I want to talk to you today about our partnership. And we were joking outside—I know that in some States, the States may be too big for the person running for Governor to basically operate from county courthouse to county courthouse, but I never found that an obstacle at home. And I feel right at home here, and I thank you for your warm welcome.

Before I begin my remarks to you I feel obliged to say, because this is my first public appearance of the day, that I'm sure that all of you as Americans share my outrage at the campaign of terror which is being directed at the people of Israel. These are desperate and fanatic acts aimed not just at killing innocent people, including innocent children, but at killing the growing prospects for peace in the Middle East. They must not succeed.

Today I'm announcing a series of steps to support the fight against future terrorist attacks, to bring killers to justice, and to rally support for peace in the Middle East. These steps include immediate emergency transfer to Israel of highly sophisticated detection equipment; the dispatch of American specialists to work with their Israeli counterparts on strengthening antiterrorism measures; the development of a comprehensive package of training, technical assistance, and equipment to improve antiterrorism cooperation among Israel, the Palestinians, and other governments in the region; and contact with foreign governments to ask for their help in the fight for peace and against terrorism. The United States has always stood with the people of Israel through good times and bad, and we stand with them today.

Let me say that in so many ways your work is the polar opposite of the extremism which threatens to tear apart the fabric of so many societies in the world today. When you walk out of your office, the great challenges of our time confront you with human faces. You have no choice but to reach out to your fellow citizens and to try to work together to meet those challenges. As the great former mayor of New York City, Fiorello La Guardia, once said, there is, after all, no Republican or Democratic way to clean the streets. You have shown what can be accomplished if people put aside their differences and work together. And I hope while you're here you'll remind every elected official in Washington that we, too, can do our job here if we do it together.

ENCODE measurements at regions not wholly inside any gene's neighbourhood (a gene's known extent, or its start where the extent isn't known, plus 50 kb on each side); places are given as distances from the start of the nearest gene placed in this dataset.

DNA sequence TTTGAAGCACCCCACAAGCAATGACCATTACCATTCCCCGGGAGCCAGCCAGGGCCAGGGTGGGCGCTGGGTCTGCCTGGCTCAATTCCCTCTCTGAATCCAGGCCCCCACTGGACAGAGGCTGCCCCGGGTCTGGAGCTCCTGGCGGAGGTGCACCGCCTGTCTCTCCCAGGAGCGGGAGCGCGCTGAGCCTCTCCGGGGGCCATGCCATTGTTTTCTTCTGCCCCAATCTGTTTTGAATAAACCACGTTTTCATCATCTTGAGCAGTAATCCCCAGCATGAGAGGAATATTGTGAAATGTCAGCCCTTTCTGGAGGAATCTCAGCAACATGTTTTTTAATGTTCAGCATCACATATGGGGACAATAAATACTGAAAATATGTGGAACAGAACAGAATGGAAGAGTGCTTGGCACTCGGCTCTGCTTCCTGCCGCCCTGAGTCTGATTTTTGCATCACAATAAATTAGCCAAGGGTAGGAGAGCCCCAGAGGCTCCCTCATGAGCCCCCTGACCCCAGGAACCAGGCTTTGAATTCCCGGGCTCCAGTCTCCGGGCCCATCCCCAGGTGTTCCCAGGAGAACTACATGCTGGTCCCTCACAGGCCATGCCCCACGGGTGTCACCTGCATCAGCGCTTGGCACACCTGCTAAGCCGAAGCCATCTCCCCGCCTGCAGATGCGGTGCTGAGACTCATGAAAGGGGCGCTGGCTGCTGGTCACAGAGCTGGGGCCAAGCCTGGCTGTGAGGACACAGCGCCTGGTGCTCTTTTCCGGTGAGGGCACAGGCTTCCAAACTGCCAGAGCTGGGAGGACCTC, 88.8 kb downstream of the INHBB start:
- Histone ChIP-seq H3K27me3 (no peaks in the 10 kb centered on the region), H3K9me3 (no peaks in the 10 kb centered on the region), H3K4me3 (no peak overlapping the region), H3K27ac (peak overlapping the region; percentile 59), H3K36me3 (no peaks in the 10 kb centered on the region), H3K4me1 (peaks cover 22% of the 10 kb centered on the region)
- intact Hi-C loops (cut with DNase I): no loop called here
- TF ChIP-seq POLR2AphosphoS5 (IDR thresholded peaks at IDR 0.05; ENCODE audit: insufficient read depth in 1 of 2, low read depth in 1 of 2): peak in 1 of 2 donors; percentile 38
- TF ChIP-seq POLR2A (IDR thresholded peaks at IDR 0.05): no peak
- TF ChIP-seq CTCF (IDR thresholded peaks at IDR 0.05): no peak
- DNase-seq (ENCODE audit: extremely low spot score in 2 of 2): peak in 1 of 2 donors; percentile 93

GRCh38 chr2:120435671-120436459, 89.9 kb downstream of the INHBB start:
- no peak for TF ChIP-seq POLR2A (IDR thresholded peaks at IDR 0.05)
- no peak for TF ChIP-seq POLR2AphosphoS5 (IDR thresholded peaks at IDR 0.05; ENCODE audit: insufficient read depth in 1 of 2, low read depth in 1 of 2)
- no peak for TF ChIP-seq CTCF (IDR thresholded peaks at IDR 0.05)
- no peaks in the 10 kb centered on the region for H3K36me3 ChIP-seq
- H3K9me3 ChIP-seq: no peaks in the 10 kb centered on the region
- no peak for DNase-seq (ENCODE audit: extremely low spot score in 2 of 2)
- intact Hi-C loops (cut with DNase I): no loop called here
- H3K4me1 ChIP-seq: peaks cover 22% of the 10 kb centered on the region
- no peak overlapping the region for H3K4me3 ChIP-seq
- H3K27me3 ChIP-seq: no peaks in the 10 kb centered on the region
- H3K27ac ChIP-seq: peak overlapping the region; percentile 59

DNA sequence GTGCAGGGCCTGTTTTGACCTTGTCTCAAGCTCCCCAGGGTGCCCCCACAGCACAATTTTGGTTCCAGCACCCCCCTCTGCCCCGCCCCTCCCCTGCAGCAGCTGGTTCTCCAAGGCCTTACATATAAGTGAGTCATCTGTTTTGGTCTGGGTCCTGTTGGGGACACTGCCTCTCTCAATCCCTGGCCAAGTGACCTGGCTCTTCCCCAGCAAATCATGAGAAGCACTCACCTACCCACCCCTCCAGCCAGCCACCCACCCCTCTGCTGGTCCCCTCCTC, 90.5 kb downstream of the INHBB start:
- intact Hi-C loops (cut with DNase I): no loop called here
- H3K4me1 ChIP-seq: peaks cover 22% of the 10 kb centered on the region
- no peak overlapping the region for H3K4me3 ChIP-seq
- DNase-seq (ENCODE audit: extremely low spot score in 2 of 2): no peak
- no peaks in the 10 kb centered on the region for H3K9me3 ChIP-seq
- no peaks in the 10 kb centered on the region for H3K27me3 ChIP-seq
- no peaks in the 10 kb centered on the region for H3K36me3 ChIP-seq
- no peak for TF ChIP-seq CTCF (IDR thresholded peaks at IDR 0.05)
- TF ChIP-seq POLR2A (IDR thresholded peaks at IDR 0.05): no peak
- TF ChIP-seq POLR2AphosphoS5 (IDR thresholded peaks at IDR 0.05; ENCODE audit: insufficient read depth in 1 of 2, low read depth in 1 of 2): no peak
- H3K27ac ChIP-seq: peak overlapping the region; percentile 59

I came into this community and into my job with a very straightforward vision. I wanted to make sure that our country would go into the 21st century with the American dream alive and well for every single American willing to work for it. I wanted our country to remain the strongest force for peace and freedom, for security and prosperity in the post-cold-war world. And above all, I wanted to see this country come together around our basic values and our mutual respect for one another.

Our strategy started with a commitment to grow the economy to create economic opportunity. In the last 3 years, we have worked on getting the deficit down, interest rates down, investment in our people up, opportunities for Americans to sell their goods and services all across the world up, our commitment to technology, to research, to breaking the barriers to economic opportunity for all Americans up.

In the last 3 years ...
[Display the complete paper]

Home         
© 1999-2015 - Gerhard Peters and John T. Woolley - The American Presidency Project
Locations of visitors to this page